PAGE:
Wonderbook by Jeff Vandermeer

'Is unlike any other writing instruction manual I have ever seen. Heavily illustrated with fantastical paintings and specially commissioned illustrations, it is, in VanderMeer's own words, ‘a kind of cabinet of curiosities that stimulates your imagination'. It reflects VanderMeer's own belief that ‘an organic approach to writing should be coupled with a systematic practice and testing to improve your fiction'. It is also, quite simply, a very beautiful object, gorgeous to look at, its contents by turns playful and inspirational.' Maureen Kincaid SpellerMaureen Kincaid Speller a reviewer, writer, editor and former librarian, is our book reviewer and also works for WritersServices as a freelance editor. reviews Jeff VanderMeer's new book. Review

The Business of Writing for Self-publishing Authors

Joanne PhillipsUK-based freelance writer and ghostwriter. She has had articles published in national writing magazines, and has ghostwritten books on subjects as diverse as hairdressing and keeping chickens. Visit her at follows up her tremendously useful article on The Business of Writing with a look at the business side of self-publishing for self-Publishers: 'Self-publishing authors - also known as ‘indie' authors or author-publishers - have had a steep learning curve these past few years. Getting to grips with the various sales channels available to them, producing top quality ebooks and paperbacks, and finding a place in mainstream outlets have left many writers struggling to keep up with the paperwork. What follows is brief guide to the essentials your self-publishing business needs - because it is a business, even if you only publish one book!'

The Essential Guide to Writing for Children

Suzy Jenvey, vastly experienced children's editorial director and now agent, has completed her four-part The Essential Guide to Writing for Children. The first article looks at the all-important question of age groups and what you should be aware of in writing for each one. The second part is - Before You Write: What is My Story Going to be?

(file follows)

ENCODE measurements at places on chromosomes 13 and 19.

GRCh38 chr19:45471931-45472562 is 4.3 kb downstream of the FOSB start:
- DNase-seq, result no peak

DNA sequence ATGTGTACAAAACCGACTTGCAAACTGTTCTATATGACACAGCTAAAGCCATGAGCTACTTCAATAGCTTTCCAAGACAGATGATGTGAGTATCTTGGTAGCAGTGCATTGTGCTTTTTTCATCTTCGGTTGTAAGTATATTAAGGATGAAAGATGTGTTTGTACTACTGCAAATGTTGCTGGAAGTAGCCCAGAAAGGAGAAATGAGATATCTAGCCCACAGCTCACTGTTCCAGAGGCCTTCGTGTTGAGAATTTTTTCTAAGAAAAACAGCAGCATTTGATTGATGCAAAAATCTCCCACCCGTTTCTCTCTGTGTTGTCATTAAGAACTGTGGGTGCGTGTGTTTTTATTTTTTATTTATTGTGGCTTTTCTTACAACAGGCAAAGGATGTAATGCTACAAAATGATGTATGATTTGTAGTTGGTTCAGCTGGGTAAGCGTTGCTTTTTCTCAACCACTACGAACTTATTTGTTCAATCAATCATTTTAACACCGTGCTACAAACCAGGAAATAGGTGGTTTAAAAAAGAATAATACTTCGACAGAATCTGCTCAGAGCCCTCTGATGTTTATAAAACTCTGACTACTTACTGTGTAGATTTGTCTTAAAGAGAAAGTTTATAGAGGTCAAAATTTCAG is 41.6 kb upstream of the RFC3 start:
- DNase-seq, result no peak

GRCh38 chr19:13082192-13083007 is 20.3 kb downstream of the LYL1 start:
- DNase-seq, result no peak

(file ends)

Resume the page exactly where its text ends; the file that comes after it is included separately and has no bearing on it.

The third part deals with Starting to Write,

The fourth part is about Submitting Your Work to Agents and Editors: ' In my 26 years in publishing, I have read thousands of manuscript submissions. The way they were presented varied enormously. My main tip is to let your writing do the talking; the editor or agent is ONLY interested in how good your writing is, and unusual presentation ideas aren't going to make an unoriginal idea original, or a weak writer strong...'

Richard Hall, author of Theatres of War, chooses in his My Say to ask the question: "Write about what you know" - does this adage always make sense? 'For those planning a contemporary novel it may be sound advice to write about what you know. But what about writers of historical novels? They cannot have personal knowledge of anything before the recent past...' Other columns from writers in our My Say series. If you have something you'd like share with us about your writing, please send your article to us.

WritersServices Guide to Self-publishing

In Joanne Phillips' fantastically useful WritersServices Self-publishing Guide we've now published all ten articles, No 9 dealing with  Marketing and Promotion for Indie authors: Online and No 10 dealing with Offline.

New articles on the site

A regularly-updated page linking you to new stuff on the site.

Talking to publishers

We have nine articles in the Talking to publishers series, in which the editors tell us what they're actually looking for..

2014 International Book Fairs

The most comprehensive listing available on the web International Book Fairs

Do you want your book to be properly published?

There's no reason why a self-publisher shouldn't have as good a chance of finding an audience as an author whose book is coming out from a publisher. But what really lets their work down is if it hasn't been professionally copy edited. Effectively a self-publisher who goes ahead without copy editing is just publishing a manuscript, a work-in-progress which readers will react against because of all the errors. Copy editing for self-publishers

Our latest new service, which is our Poetry Collection Editing service. Intended for poets who want to prepare their poetry collection for self-publishing or for those who just want to get their poetry into the best possible shape before submitting it to publishers.

Services for self-publishers

Do you want to self-publish your work? WritersServices offers a suite of services which help writers get their work into shape before they self-publish. New to the site, our page of Services for Self-publishers.

Writing Opportunities

This month's fantastically strong Writing Opportunities are The 2014 Manchester Fiction Prize, HarperCollins Killer Reads open submission, 2015 Sunday Times EFG short Story Award and The Big Idea.

Update to our links

Our 23 lists of recommended links have hundreds of links to sites of special interest to writers. these range from Writers Online Services to Picture libraries and from Software for writers to Writers Magazines & Sites. There's a new Writers' Blogs listing which needs populating, so please send in your suggestions.

Help for Writers

Use this page as a springboard to over 4,000 pages on the site.